JP: My entrance into the ranks of a working lawyer was very typical and what I assumed I would do upon graduation from law school: I joined a large defense firm. After a year at that firm, I took an interview with a plaintiffs’ class-action firm despite that I was not entirely sure of what a class action was. I accepted the position, and this changed the trajectory of my life. Advocating for victims demonstrated to me how important such work is to society because the government cannot police or prosecute every wrong. The work we do helps keep the markets honest. There is unquestionably a different sense of purpose to this type of practice.
LD: You do sound purpose-driven. And a natural advocate. How would you describe your style as a lawyer? Or how do you think others see you?
JP: I strive as a lawyer to be calm, respectful and courteous. Being zealous does not equate to being malicious. I find that setting a positive tone at the outset enhances the level of cooperation with the opposing attorney and allows the matter to be litigated on the merits, not as a fighting match between the lawyers, which causes distraction and stress. Being calm also fosters the skills of thinking on your feet and being able to be thorough and analytical because your mind is clear and able to process the details and issues of the case. In mentoring others at the firm, these are critical virtues I attempt to instill in junior attorneys as they gain experience in their careers.
LD: It seems mentoring and starting your own firm was inevitable. How has firm or practice management changed since the start of your career?
JP: When I started out as an attorney, there were very few women-owned, women-run law firms so the fact that we were able to open such a firm, let alone in the middle of the pandemic, is quite an accomplishment.
As co-founder and co-manager of the firm, I need to wear more hats than I did as a partner in a larger firm. We need to run the firm as a business while simultaneously litigating our cases. In addition, the concepts of diversity and wellness were not paramount when I began as a lawyer and now in our firm, they represent the fundamental pillars of our philosophy. In fact, we have near total diversity (seven out of eight people). Moreover, we follow the guidelines of the American Bar Association Resolution 105 by elevating wellness to be a core principle.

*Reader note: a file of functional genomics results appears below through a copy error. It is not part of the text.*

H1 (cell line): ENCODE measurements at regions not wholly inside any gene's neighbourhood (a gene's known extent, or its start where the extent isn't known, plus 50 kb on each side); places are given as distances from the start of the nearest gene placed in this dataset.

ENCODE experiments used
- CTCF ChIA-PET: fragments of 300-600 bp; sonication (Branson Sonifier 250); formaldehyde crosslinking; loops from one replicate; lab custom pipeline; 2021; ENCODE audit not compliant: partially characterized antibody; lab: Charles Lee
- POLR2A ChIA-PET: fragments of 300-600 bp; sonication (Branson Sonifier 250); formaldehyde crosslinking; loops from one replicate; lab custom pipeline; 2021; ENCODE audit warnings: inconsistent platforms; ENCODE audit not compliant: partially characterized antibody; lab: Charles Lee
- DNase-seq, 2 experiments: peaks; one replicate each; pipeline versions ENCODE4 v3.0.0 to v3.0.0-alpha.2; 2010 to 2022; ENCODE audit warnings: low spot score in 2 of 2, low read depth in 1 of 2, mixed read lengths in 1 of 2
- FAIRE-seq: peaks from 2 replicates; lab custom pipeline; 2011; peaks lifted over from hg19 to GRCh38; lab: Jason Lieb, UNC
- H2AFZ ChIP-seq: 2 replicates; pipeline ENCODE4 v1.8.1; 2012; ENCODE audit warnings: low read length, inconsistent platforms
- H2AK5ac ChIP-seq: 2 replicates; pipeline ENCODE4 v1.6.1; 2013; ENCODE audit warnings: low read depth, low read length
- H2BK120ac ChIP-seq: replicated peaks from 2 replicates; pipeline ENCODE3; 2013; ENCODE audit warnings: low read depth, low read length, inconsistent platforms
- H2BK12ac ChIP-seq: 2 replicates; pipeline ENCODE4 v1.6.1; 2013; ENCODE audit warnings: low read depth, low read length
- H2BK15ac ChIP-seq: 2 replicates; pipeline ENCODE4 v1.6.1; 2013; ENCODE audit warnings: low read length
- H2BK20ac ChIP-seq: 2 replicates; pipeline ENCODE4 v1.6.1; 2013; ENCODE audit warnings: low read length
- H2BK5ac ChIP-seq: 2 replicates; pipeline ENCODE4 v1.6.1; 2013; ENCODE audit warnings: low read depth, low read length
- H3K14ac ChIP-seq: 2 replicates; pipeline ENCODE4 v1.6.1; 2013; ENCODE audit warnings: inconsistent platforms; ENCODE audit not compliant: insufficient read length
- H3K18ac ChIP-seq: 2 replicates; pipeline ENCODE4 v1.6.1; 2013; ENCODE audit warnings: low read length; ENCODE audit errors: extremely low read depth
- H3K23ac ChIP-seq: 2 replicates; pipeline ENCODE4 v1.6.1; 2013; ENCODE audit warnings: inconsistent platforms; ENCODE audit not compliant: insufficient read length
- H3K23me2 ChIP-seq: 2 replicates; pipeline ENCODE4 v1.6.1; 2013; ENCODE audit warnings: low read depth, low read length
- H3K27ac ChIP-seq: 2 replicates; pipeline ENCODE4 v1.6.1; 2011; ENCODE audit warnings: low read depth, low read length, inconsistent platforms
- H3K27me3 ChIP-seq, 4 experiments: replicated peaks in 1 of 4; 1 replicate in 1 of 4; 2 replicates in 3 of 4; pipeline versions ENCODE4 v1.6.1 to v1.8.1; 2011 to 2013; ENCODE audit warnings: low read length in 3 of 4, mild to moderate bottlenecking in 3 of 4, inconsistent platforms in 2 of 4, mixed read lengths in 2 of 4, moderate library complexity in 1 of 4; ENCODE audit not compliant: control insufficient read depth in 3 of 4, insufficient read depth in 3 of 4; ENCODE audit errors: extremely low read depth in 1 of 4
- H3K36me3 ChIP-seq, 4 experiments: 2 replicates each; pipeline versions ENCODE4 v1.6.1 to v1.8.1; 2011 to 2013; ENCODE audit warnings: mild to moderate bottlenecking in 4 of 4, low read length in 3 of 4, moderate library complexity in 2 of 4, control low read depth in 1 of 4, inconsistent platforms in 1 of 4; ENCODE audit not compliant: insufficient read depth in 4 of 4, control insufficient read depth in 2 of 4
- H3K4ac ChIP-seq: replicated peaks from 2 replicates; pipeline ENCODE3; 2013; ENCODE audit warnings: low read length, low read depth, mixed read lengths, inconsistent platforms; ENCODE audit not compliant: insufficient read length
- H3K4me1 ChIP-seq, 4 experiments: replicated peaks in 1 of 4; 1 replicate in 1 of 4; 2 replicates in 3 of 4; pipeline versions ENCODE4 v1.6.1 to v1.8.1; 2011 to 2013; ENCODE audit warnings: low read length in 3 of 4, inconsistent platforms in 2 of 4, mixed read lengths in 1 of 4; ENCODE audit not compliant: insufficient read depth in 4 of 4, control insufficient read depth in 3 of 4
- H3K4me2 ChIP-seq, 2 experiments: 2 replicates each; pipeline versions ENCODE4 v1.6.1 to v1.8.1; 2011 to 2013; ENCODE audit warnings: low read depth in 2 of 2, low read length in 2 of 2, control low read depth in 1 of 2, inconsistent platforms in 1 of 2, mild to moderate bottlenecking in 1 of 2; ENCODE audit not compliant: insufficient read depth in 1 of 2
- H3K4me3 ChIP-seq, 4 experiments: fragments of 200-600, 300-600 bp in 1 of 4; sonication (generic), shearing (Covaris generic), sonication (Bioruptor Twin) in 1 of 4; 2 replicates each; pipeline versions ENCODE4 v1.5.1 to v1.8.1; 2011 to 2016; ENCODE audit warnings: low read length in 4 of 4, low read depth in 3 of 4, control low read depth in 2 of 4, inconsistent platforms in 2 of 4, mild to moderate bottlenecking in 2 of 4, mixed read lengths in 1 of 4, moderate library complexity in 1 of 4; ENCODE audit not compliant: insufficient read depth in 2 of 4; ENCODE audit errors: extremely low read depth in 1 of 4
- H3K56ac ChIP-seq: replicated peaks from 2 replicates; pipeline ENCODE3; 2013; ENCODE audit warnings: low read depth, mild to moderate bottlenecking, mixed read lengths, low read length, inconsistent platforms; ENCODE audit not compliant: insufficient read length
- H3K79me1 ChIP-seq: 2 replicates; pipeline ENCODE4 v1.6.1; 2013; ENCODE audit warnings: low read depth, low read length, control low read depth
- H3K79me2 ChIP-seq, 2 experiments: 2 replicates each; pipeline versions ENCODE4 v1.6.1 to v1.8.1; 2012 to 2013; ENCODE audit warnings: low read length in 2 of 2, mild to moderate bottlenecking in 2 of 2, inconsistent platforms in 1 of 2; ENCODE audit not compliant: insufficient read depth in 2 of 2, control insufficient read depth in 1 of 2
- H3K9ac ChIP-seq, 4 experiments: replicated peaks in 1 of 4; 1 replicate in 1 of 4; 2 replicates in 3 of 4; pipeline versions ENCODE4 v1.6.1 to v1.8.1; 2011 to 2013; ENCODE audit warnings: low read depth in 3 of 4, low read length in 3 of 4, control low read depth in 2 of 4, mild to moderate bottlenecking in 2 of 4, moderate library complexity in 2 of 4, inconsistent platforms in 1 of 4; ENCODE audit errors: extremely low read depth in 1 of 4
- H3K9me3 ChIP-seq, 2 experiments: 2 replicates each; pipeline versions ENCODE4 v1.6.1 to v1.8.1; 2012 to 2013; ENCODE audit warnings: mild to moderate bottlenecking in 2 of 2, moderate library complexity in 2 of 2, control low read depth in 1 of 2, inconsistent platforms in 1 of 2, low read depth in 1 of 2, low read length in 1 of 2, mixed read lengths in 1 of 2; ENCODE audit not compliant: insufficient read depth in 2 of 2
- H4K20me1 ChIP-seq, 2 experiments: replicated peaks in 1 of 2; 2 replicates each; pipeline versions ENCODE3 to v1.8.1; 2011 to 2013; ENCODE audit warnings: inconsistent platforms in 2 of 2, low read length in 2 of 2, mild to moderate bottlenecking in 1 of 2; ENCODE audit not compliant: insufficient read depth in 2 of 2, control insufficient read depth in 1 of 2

As Chief Wellness Officer, through our program, Work Well, I give internal presentations on various issues with an emphasis on physical, emotional and psychological health. Every person is valued, and all opinions are solicited and appreciated. We believe that this environment of inclusion represents a fundamental shift in law firm management that will enhance the legal practice for our clients and allow us to maintain a salutary life balance both professionally and personally.
LD: These are such heartening words. If you weren’t a lawyer, what would you be doing now?
JP: Wellness. I have so much energy and want to motivate others to also live well. Incredibly, as Calcaterra Pollack’s Chief Wellness Officer, I am able to engage in both of my passions (wellness and law) as they come together in everyday life as an attorney. As a frequent public speaker on health, nutrition and overall well-being, I am able to raise awareness of these and other related issues, particularly in the legal field where it seems to be deeply needed.